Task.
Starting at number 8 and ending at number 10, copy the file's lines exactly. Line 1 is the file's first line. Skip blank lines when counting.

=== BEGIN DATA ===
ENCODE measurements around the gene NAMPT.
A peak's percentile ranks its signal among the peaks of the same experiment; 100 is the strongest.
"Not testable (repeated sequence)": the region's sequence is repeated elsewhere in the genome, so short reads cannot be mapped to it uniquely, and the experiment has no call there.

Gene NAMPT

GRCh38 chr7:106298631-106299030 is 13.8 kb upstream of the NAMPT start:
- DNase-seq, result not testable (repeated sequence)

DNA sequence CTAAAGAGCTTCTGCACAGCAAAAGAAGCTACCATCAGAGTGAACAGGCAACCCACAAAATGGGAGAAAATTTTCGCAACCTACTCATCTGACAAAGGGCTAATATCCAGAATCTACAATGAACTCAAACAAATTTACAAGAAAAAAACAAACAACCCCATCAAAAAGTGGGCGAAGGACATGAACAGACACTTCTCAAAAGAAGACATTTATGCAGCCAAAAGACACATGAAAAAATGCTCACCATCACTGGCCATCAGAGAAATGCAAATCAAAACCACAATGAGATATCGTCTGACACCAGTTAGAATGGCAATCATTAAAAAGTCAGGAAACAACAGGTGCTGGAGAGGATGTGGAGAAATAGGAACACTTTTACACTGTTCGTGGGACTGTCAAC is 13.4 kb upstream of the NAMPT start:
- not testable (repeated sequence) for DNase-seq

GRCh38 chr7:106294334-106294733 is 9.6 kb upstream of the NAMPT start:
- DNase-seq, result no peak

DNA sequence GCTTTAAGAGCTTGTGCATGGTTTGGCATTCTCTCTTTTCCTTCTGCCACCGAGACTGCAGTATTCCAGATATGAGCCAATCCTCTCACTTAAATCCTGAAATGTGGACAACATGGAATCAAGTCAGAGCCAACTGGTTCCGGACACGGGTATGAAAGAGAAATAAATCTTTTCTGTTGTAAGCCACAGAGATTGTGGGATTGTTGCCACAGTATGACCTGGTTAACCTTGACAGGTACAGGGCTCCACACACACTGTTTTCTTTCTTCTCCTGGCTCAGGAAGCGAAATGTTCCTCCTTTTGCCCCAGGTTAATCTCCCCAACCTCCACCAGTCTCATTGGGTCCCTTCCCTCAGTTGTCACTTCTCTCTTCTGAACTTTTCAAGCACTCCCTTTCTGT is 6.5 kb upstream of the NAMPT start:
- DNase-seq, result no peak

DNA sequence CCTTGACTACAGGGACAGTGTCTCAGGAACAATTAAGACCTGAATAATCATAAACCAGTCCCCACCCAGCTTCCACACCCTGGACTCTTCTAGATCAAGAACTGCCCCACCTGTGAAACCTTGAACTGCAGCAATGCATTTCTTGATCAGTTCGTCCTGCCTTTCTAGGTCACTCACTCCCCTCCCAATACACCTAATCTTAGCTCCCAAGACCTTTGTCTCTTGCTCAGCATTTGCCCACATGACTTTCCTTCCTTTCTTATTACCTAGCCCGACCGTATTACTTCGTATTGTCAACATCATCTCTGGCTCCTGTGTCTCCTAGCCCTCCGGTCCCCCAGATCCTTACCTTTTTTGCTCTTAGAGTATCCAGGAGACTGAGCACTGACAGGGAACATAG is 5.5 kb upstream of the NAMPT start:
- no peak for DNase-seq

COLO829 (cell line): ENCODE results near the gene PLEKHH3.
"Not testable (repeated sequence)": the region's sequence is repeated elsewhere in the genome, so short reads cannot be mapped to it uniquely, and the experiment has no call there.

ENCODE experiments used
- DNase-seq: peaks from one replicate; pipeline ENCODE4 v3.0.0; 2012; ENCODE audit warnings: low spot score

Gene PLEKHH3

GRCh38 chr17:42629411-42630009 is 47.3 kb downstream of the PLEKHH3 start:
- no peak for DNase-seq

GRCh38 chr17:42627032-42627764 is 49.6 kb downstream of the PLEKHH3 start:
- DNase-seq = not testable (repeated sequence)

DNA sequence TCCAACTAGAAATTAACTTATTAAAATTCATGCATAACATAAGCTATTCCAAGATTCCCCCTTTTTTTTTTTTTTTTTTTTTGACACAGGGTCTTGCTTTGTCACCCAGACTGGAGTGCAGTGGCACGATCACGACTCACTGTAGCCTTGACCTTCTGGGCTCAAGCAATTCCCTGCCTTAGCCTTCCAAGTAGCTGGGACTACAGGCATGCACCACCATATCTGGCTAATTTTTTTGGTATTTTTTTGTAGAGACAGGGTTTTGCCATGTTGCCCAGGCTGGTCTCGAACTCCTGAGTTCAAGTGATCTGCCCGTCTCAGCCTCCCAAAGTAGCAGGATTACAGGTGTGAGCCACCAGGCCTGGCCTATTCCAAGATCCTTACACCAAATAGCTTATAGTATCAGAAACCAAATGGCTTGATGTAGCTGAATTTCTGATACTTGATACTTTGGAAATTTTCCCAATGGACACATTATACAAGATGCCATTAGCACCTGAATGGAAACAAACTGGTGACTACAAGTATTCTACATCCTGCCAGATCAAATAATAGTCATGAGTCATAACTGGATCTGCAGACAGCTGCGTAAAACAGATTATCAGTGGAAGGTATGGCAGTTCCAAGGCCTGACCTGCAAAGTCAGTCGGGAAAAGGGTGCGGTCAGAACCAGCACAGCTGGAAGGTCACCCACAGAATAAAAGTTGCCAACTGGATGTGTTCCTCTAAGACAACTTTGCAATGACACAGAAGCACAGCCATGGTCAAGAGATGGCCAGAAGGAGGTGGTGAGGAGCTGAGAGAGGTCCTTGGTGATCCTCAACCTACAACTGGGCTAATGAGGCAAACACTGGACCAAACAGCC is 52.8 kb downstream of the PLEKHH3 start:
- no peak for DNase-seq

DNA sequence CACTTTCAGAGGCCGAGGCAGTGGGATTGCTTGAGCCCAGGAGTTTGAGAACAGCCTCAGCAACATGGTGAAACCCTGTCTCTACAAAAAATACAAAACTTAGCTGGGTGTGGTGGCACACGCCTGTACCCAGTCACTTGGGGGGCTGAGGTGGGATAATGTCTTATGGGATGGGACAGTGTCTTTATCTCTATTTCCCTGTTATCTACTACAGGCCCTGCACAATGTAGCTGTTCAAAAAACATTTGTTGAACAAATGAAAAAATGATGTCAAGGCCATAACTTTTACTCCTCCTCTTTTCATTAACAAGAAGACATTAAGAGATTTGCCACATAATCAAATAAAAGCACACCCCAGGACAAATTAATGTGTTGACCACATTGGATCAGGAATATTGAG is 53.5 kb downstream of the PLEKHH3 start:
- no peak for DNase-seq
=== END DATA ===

- not testable (repeated sequence) for DNase-seq

GRCh38 chr7:106294334-106294733 is 9.6 kb upstream of the NAMPT start:
- DNase-seq, result no peak